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One of the advantages of powdered chemicals is a long shelf-life. But once you mix it the clock starts ticking. I was wondering if it's possible to buy a larger batch of powdered chemicals and just mix as needed, being very careful to weigh the amount of powder and use the proper amount of water to keep the ratios correct.

Some problems that I might foresee with this are:

  • A single-powder mix might actually consist of different constituents which aren't uniformly distributed in the bag. Could be the case for B+W developer.
  • The correct ratio of water to powder isn't a linear relationship.
  • A multi-powder mix might need different ratios of the powder if it isn't used in full (non-linear relationship between the parts). For example C-41 kits which usually have 3 parts for the developer.
  • My assumption about shelf life is wrong and the powder oxidizes over a limited time frame (say several years).

Is any of this actually the case? Is any specific chemical in the process more prone to it (developer, fixer, bleach)? Or is it a non-issue?

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You are basically on the right track.

If you have a powder mix, as is common for black and white developers, the different substances are not uniformly distributed, but depending on grain size, density and perhaps even grain shape. It may work, but in general, you can't divide such a powder mix and expect the ratio of the different substances to remain the same.

Even dry chemicals may degrade over time. The chemical may react with oxygen or humidity in the air or simply decompose, e.g. due to exposure to light or heat. Dry chemicals usually keep longer if you store them in a dry, cold and dark environment.

The other points you are mentioning are rather non-issues. The ratio between water and dry chemicals is a linear relationship.

  • Really good to know! Perhaps in that case thoroughly mixing up the dry powder before adding a portion of it to water would suffice for getting proper content ratios. I'm glad to have this warning before trying to be economical when I start developing and not knowing why things work out badly. – G_H Feb 7 at 15:08
  • @G_H No, as I said, you won't in general be able to mix the powder enough to split it evenly. For an extreme, but perhaps comprehensible example, consider what happens if you put 50 marbles and two table spoons of sand in a box. Will you be able to shake or mix that, so that the sand distributes evenly enough between the marbles, allowing you to split the content in two and have 25 marbles and a table spoon of sand in each half? – jarnbjo Feb 7 at 17:07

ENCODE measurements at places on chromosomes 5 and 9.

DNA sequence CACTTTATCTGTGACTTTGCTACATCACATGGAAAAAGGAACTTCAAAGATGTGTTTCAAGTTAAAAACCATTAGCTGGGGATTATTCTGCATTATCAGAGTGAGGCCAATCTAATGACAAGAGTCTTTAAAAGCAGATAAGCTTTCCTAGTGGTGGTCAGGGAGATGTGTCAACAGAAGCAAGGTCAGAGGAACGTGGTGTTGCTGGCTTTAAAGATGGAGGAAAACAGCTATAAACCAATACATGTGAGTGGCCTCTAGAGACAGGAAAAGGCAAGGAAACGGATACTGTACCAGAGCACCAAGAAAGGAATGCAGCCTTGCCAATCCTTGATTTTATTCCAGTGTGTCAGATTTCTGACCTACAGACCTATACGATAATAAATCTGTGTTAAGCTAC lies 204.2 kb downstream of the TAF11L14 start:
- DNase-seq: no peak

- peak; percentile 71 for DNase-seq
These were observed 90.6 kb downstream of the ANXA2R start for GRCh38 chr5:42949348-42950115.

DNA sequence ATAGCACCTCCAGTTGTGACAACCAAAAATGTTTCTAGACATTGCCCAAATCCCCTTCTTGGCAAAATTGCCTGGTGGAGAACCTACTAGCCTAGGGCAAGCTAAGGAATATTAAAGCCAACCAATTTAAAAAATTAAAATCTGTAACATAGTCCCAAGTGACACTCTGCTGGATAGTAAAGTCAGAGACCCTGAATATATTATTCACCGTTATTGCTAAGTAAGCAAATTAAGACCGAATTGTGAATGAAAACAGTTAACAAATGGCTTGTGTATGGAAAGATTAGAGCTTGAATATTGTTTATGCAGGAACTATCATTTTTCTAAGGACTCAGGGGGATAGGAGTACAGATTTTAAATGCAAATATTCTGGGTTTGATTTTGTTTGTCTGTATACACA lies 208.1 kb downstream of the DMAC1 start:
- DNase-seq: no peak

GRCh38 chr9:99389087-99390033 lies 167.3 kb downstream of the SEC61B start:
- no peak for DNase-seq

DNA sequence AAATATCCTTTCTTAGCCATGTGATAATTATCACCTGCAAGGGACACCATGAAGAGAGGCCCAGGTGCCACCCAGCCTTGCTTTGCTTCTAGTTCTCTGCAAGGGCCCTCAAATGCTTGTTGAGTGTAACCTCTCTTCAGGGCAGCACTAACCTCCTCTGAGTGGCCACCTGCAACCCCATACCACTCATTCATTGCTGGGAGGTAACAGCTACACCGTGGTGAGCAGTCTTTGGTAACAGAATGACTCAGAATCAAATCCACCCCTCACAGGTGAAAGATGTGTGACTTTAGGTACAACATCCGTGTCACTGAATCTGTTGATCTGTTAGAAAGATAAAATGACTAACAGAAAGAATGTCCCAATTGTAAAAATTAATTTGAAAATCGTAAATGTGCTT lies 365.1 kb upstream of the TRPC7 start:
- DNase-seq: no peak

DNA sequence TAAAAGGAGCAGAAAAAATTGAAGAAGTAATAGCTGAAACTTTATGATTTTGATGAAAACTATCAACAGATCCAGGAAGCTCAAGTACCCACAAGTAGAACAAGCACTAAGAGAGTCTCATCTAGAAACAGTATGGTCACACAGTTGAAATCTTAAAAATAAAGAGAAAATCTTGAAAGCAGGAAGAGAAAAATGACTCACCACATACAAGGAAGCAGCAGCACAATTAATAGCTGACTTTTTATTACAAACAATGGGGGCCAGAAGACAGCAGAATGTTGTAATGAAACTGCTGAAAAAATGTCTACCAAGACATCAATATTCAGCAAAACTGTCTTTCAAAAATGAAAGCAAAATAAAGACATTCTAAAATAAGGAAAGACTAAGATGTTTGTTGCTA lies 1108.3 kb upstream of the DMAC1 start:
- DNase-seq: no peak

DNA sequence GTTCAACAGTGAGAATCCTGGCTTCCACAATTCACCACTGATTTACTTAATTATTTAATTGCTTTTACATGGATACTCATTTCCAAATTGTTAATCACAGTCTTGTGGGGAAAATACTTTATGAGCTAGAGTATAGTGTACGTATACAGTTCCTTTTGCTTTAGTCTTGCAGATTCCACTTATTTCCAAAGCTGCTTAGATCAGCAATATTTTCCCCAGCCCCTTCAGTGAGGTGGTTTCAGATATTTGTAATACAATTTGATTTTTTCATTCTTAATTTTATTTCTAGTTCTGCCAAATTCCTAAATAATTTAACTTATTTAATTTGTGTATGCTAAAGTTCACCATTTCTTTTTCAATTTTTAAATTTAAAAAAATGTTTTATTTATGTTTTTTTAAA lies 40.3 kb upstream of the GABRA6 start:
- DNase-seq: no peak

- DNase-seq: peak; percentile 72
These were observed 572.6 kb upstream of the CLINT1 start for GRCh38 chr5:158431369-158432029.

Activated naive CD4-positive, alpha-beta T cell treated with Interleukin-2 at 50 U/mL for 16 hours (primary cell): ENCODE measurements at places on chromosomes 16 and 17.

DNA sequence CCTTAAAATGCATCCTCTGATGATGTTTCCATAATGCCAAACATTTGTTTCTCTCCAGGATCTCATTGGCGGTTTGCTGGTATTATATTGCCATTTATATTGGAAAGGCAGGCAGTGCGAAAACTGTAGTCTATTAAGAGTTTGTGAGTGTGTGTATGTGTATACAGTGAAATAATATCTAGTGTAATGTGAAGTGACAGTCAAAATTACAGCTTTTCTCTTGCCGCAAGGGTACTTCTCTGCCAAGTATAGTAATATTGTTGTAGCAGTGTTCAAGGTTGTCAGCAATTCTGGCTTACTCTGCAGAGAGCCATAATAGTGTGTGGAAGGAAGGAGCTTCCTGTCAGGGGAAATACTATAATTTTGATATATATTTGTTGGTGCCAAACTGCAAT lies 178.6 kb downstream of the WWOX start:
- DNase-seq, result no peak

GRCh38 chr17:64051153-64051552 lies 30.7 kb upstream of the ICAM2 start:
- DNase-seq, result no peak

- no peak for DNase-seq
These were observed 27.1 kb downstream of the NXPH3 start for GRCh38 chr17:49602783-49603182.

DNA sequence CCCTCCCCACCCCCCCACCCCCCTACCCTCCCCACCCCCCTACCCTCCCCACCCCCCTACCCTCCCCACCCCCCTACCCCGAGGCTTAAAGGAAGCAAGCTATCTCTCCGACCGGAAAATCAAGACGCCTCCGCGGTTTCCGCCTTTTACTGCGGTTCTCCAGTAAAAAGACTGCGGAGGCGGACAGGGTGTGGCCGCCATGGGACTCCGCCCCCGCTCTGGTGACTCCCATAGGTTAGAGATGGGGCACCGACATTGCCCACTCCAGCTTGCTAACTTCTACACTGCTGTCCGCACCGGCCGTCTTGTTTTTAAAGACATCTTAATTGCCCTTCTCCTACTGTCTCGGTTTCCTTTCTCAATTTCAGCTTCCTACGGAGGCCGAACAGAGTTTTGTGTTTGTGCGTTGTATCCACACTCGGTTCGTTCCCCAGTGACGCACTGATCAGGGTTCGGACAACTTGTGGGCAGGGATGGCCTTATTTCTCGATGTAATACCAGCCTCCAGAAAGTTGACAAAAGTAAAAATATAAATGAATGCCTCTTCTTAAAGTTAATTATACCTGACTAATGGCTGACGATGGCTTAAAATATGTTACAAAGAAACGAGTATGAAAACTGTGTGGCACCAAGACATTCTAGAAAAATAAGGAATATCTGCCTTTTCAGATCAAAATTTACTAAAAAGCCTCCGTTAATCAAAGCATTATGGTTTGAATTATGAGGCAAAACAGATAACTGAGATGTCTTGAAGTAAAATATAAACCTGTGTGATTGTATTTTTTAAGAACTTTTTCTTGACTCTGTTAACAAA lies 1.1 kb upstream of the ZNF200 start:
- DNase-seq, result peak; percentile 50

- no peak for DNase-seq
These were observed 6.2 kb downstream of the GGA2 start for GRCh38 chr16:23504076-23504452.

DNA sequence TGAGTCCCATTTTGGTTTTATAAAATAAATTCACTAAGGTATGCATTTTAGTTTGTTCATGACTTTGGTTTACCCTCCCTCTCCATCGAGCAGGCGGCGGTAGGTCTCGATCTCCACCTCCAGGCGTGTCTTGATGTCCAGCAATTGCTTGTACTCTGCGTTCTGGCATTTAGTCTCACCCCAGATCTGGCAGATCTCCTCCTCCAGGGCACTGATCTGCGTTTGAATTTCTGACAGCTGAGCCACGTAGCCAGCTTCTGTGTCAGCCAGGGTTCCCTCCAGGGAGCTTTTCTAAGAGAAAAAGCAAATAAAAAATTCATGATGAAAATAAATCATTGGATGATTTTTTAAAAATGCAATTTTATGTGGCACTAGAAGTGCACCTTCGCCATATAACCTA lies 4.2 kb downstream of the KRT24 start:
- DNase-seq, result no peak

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    "You can't divide such a powder mix and expect the ratio of the different substances to remain the same" - A mistake I made recently. 4 times it worked out just fine, and on the fifth attempt I got some lovely clear negatives (including edge markings) out of it. I've learnt my lesson and I went out and bought a compressible storage container. – John Feb 8 at 0:33
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    @xiota When baking bread, the ingredients stay distributed because of the dough's high viscosity. If you look at just the dry ingredients you will observe the same problem. Whole grains will e.g. not distribute evenly in a bowl of fine flour. For an example with perhaps more relevant particle sizes you can try to mix sugar and cinnamon and see how difficult that is. – jarnbjo Feb 8 at 8:41
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    @xiota I've both baked a lot of bread and mixed a lot of chemicals. Do you think that manufacturers warn against splitting the chemical bags just for fun? – jarnbjo Feb 8 at 8:46
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What amounts are you thinking about mixing? There's a minimum amount you have to mix at once because the development canisters need to be filled to work properly.

As for "uneven" mixing, how do you think the powdered chemicals got into the bags in the first place? Manufacturers do not mix chemicals for each bag separately. They make giant batches that get split up. If "uneven" mixtures were such a big problem, they wouldn't be able to sell you little bags of chemicals in the first place.

Particles with different densities can settle in layers. Just stir them around a bit before use. Otherwise, as long as you have accurate measuring devices, you can mix chemicals within an acceptable margin of error.

  • Are you talking about making the chemical mixtures yourself from scratch, or just diluting the desired ratio of commercial chemicals? – John Feb 8 at 0:43
  • Either way. Diffusion pretty much ensures commercial mixtures will be "even" enough, as long as the granules are evenly sized. (Not like marbles + sand, but if that were the case, I would boycott that manufacturer.) Just stir it around a bit before use. – xiota Feb 8 at 0:56

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